by Sergio Brinkhuis
previewed on PC
When I told Matt that we were going to see a new adventure titled Kathy Rain this Gamescom, he immediately said “That must be a detective story”, and it was.
Kathy Rain is a self-confessed love letter of its lead designer Joel Staaf Hästö to adventure games from the nineties. Actually, it might even be a love letter to the nineties itself, a time which lends itself far better for a good detective story than the world of today. Budding detectives could not look everything up on the Internet, cellphones were a rarity and to go somewhere you mostly used your own navigation skills.
In the opening scenes we see how protagonist Kathy returns home for the first time in many years to attend her grandfather's funeral. Talking to her grandmother, she learns that there is something not quite right about the incident some time ago that eventually led to her grandfather’s death. She decides to investigate and soon finds out that the incident is shrouded in mystery. Her grandfather was working on something in secret and it appears that someone did not want that to come out.
During the presentation, one of the first stops was the local police station where an old friend sits behind the desk, informing you that you need to talk to the sheriff. The sheriff informs you that he cannot help you, and no, there’s no way you can have access to the report. In true adventure style, you devise a way to get access to the report by paying an inmate to distract the deputy so that you have time to rummage through the files. Among the evidence, you find a tape with clues that lead back to your grandfather’s attic.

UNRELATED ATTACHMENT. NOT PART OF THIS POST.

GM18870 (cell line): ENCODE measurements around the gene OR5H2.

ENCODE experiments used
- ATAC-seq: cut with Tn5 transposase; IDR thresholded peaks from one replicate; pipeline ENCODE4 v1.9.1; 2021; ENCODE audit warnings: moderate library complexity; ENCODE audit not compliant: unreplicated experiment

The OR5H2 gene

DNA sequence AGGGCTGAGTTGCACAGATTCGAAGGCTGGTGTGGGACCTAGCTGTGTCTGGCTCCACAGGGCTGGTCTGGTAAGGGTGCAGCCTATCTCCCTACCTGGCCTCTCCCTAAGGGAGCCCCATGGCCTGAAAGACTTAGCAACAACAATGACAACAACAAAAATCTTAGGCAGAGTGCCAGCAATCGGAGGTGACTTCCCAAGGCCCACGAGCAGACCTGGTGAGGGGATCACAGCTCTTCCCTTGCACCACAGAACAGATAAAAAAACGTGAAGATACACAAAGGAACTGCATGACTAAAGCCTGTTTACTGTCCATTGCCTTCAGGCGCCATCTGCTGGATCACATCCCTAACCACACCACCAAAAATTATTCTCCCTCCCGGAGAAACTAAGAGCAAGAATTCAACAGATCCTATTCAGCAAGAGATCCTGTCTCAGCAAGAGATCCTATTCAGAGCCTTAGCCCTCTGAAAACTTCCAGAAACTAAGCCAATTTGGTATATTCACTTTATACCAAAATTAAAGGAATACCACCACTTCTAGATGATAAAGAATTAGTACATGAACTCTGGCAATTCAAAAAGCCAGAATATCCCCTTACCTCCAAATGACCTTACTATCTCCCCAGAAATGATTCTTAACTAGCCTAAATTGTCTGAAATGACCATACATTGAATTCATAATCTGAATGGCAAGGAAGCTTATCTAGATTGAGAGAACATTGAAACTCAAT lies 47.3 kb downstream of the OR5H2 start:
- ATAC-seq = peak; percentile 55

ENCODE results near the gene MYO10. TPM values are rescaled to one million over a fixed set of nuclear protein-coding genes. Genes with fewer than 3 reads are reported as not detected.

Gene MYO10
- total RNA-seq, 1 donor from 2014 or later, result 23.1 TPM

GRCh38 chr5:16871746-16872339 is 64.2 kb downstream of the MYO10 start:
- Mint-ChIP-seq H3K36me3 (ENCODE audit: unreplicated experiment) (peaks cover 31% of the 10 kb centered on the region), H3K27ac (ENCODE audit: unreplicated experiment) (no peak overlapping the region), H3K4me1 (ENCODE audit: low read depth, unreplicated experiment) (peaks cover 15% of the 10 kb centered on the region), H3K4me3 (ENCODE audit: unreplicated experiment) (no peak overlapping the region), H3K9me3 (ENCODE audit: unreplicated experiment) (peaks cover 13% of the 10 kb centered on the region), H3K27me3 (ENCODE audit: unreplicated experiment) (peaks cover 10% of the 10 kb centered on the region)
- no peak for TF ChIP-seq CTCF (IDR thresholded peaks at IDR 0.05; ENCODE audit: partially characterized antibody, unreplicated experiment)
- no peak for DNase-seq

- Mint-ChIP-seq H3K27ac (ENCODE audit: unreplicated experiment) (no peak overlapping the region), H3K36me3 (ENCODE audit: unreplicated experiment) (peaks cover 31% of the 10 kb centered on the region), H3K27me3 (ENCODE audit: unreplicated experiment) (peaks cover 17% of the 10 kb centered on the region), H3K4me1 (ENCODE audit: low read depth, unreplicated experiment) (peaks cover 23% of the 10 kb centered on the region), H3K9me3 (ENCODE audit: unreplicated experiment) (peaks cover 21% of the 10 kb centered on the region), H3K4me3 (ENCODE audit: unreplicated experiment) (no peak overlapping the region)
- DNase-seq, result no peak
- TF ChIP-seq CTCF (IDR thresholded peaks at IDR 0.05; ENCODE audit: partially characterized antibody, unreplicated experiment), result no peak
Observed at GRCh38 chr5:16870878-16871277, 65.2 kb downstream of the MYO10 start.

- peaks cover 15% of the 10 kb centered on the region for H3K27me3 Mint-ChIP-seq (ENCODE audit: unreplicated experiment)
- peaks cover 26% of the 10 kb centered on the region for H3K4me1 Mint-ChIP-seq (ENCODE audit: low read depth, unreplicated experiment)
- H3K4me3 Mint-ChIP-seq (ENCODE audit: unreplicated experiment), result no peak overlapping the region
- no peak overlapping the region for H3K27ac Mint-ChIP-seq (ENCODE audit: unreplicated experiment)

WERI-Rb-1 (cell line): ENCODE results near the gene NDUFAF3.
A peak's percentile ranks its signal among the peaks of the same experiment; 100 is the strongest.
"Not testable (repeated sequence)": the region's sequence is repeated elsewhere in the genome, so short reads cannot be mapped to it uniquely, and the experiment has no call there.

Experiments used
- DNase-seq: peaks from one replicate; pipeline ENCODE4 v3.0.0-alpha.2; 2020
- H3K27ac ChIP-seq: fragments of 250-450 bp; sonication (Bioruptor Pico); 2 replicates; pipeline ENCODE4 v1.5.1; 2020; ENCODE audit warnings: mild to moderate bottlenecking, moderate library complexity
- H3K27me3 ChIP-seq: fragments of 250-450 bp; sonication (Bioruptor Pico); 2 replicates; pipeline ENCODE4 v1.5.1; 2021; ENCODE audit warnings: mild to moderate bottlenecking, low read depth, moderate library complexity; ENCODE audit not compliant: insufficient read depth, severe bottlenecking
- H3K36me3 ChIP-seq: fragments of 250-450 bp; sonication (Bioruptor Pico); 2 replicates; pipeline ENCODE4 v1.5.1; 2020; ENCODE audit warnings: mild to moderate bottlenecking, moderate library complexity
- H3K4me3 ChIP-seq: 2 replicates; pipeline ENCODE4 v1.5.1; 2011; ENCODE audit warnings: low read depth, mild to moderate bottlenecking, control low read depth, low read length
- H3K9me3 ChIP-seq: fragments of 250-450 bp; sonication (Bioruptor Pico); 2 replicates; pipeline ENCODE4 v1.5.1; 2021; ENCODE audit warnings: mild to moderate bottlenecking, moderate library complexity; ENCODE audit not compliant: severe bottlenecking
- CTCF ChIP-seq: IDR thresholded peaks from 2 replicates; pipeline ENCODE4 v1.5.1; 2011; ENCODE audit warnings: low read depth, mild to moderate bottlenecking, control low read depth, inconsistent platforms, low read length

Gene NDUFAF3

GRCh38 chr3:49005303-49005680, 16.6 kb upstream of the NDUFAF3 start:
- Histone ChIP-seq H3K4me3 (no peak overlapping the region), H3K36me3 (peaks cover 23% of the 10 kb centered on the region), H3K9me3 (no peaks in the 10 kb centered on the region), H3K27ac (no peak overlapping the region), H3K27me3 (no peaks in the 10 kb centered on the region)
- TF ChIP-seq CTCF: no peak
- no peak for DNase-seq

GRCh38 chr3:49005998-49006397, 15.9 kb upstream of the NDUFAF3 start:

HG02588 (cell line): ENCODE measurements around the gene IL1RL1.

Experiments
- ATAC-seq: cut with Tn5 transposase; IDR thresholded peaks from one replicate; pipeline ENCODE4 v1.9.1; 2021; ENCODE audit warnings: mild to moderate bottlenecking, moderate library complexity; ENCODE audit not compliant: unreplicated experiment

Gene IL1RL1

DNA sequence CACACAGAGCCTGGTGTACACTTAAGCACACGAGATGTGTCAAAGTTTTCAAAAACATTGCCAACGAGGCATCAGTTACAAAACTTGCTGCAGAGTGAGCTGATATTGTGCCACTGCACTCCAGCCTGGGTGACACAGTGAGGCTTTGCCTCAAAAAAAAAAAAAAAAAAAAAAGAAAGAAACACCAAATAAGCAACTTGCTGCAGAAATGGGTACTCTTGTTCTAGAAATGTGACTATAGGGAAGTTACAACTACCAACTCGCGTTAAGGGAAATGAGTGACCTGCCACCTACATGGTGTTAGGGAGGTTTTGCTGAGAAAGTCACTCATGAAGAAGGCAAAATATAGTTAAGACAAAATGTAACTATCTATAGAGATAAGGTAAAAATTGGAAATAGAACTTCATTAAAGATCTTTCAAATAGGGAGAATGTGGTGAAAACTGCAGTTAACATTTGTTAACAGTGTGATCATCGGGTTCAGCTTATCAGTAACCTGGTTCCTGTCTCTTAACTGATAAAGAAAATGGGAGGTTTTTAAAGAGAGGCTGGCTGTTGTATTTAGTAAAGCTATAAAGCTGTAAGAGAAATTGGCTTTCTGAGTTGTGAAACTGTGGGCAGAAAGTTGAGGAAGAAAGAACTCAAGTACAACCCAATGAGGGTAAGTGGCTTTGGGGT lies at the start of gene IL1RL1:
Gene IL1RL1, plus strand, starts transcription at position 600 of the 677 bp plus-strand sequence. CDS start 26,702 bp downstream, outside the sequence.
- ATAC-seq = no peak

It’s all standard fare for a point & click adventure, but I have a feeling that the story is going to be Kathy Rain’s standout feature. The feeling that something was not right crept up on me soon after talking to the grandmother and it increased throughout my short time with the game. I don’t know if the story involves anything supernatural or alien, but I got this distinctly X-Files type vibe from the game and that’s a good thing.
Under the hood
But the story isn’t the only expected highlight, the graphics too are simply wonderful. Every screen is hand drawn beautifully with warm and sometimes foreboding colours. Grandma’s living room feels as if you stepped into the past and the police station reflects a backwater police station where time has stood still. The interludes during which Kathy rides from one scene to the other on her motorbike add that little bit of flavor that tells you that Kathy Rain may - look - like a 1990’s adventure, but that there is a little more under the hood than is immediately apparent.